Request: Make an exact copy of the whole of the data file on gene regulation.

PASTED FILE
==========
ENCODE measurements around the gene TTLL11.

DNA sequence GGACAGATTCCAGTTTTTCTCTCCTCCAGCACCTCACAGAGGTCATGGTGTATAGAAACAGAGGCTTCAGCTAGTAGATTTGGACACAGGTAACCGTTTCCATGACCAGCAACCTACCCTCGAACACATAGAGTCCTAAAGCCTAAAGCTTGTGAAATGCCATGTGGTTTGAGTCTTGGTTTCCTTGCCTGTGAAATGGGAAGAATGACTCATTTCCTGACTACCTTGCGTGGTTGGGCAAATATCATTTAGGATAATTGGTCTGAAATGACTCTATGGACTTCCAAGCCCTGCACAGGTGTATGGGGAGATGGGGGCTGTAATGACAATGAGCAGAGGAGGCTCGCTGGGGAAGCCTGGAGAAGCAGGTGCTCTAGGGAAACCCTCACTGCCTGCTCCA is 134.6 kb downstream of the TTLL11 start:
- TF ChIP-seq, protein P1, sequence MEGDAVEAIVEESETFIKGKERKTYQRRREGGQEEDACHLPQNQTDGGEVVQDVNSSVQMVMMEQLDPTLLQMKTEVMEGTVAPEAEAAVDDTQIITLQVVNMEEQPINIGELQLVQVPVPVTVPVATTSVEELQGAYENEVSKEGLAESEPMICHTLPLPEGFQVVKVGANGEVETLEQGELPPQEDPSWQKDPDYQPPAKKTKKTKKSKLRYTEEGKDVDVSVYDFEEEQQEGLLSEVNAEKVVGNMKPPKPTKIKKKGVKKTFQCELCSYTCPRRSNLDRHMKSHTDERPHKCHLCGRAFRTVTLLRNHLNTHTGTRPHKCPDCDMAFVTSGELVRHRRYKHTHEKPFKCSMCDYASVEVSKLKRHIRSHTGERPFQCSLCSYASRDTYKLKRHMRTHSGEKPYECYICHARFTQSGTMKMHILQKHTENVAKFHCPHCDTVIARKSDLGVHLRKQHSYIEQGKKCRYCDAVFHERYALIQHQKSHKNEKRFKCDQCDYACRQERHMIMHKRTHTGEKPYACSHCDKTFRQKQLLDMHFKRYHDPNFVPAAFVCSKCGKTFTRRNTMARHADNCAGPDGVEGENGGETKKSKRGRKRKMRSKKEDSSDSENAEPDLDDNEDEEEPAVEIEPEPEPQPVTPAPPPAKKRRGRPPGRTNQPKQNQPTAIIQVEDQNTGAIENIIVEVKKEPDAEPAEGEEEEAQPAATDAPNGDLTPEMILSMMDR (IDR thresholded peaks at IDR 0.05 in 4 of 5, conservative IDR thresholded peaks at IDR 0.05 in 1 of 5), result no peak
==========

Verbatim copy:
ENCODE measurements around the gene TTLL11.

DNA sequence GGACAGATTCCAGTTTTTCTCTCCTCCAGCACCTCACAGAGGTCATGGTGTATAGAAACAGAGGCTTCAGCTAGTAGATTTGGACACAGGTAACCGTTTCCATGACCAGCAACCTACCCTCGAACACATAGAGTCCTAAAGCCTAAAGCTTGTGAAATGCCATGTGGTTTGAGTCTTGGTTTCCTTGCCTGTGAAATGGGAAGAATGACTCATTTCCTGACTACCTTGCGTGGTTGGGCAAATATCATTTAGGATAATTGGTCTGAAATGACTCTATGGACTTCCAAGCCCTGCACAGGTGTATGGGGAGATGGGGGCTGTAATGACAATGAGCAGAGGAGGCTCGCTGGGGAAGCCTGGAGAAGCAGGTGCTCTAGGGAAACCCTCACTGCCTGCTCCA is 134.6 kb downstream of the TTLL11 start:
- TF ChIP-seq, protein P1, sequence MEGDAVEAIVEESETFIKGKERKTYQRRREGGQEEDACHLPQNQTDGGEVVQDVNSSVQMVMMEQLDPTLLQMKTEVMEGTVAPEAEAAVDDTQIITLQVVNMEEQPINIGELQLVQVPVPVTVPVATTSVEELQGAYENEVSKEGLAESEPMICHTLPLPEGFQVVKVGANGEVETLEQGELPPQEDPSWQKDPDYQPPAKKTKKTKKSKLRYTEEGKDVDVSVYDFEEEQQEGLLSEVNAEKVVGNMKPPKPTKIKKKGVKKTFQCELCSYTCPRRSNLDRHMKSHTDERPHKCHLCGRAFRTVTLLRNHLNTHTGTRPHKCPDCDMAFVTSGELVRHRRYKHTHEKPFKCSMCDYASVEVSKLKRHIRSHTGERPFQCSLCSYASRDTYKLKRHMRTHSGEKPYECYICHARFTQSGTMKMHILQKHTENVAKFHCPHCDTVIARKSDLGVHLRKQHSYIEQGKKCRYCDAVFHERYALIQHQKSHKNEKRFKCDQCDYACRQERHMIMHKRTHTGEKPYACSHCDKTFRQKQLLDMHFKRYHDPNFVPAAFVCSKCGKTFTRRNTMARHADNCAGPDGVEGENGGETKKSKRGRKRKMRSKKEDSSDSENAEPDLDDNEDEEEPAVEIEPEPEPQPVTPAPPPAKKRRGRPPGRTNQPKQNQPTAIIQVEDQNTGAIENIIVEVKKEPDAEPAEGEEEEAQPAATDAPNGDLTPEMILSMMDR (IDR thresholded peaks at IDR 0.05 in 4 of 5, conservative IDR thresholded peaks at IDR 0.05 in 1 of 5), result no peak